From R3013 Feb ‘17
Q2 a) Name TWO perennial weeds that could be found in a border in a public park (2 marks)
b) Describe integrated control methods for ONE of the weeds NAMED in a) (8 marks)
This question relates to the following part of the syllabus:
1.1 Describe symptoms and damage caused by a range of pests, diseases and weeds in specific horticultural situations
Weeds: couch, annual meadow grass, dock, Japanese Knotweed, bindweed, hairy bittercress
2.1 State a range of appropriate methods for control of pests, diseases and weeds.
To include: physical, cultural, chemical (including partial sterilisation of soils and other media), biological for each of the pests, diseases and weeds.
Sources of information e.g. current UK Pesticides Guide.
Define Integrated Pest Management.
Review the use of Integrated Pest Management in horticultural situations:
Explain what is meant by ‘Economic Damage threshold’
Appropriate selection of integrated control methods for pests, diseases and weeds listed in 1.1.
Part a) needs two suitable names of weeds. Although there are common names in the syllabus, you need to follow the instructions at the start of the exam paper and use full botanical names. It is also important to read the question well and make sure your examples are both perennial weeds and commonly found in borders.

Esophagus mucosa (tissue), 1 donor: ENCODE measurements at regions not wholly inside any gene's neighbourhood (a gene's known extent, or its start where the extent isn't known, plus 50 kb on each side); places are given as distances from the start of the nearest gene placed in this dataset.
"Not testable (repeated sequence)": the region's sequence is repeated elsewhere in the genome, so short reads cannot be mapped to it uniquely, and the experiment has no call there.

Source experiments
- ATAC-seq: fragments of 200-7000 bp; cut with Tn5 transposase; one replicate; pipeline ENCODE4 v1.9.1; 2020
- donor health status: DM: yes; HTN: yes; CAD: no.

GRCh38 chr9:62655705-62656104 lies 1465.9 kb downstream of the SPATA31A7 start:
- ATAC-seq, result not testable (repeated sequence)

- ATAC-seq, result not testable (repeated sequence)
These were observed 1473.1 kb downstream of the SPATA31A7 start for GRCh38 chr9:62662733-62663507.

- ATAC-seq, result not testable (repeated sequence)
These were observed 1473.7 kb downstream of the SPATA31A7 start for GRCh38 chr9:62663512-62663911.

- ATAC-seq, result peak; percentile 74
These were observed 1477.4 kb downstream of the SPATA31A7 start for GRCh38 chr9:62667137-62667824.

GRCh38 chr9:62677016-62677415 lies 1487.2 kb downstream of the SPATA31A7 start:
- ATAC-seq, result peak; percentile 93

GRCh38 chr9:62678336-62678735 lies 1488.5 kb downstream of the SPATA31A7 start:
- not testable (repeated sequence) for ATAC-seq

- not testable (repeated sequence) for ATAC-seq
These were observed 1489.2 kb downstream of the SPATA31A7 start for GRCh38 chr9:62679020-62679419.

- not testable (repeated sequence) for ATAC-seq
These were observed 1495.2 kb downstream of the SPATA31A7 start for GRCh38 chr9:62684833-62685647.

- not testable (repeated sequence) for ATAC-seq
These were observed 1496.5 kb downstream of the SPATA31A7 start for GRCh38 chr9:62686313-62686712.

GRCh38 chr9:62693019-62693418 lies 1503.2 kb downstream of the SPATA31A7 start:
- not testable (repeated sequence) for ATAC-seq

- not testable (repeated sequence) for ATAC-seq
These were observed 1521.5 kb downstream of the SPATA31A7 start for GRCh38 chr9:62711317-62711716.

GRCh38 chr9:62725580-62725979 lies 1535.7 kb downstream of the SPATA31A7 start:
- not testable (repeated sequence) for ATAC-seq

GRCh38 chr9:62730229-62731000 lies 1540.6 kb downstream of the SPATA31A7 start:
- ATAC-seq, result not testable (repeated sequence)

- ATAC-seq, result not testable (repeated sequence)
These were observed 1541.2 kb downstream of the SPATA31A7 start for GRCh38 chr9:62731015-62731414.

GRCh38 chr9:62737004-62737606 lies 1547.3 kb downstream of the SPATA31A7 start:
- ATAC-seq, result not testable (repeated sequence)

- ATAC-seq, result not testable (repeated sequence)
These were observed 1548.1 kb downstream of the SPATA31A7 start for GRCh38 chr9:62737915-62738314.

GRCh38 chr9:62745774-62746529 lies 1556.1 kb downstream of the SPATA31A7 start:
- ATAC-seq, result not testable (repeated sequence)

Examples of suitable weeds in the examiner’s comments are: Aegopodium podagraria and Taraxacum officinale.
Others that are on the syllabus could be Elymus repens (couch grass), Rumex obtusifolius (dock), and Calystegia sepium (hedge bindweed).
A longer answer is required for part b) as you are asked to ‘describe’. You should state the weed example first, and the rest of the answer needs to be relevant to your choice of weed. For this question you need to understand what integrated control means. It is crucial for integrated control methods that the least harmful methods are used first. It is important to structure your answers well and write the points in the correct order for this type of question.
The examiner’s comments pointed out that marks were lost if chemical methods were described first, and suggest the following:
Good answers to this question evidenced an understanding of the requirement to seek to control the weed through cultural, physical and environmental methods before resorting to chemical control. Marks could be gained for describing the following techniques:
· plant inspection prior to planting
· digging by hand to remove all of the root system
· digging up a plant infested with weed in order that all of the weed can be removed
· the use of mulch and physical barriers and covering ground for a year or more with a black plastic membrane to exclude light and so weaken the weed.
Having outlined a number of the above controls a candidate should then describe the use of a translocated herbicide such as Roundup and also consider the use of residual herbicides.
An important general point for this unit is to check that you are using up to date examples of any pesticides. These can be checked on the RHS Advisory leaflets for home gardeners, and also on the HSE Pesticides Register of UK Authorised Products.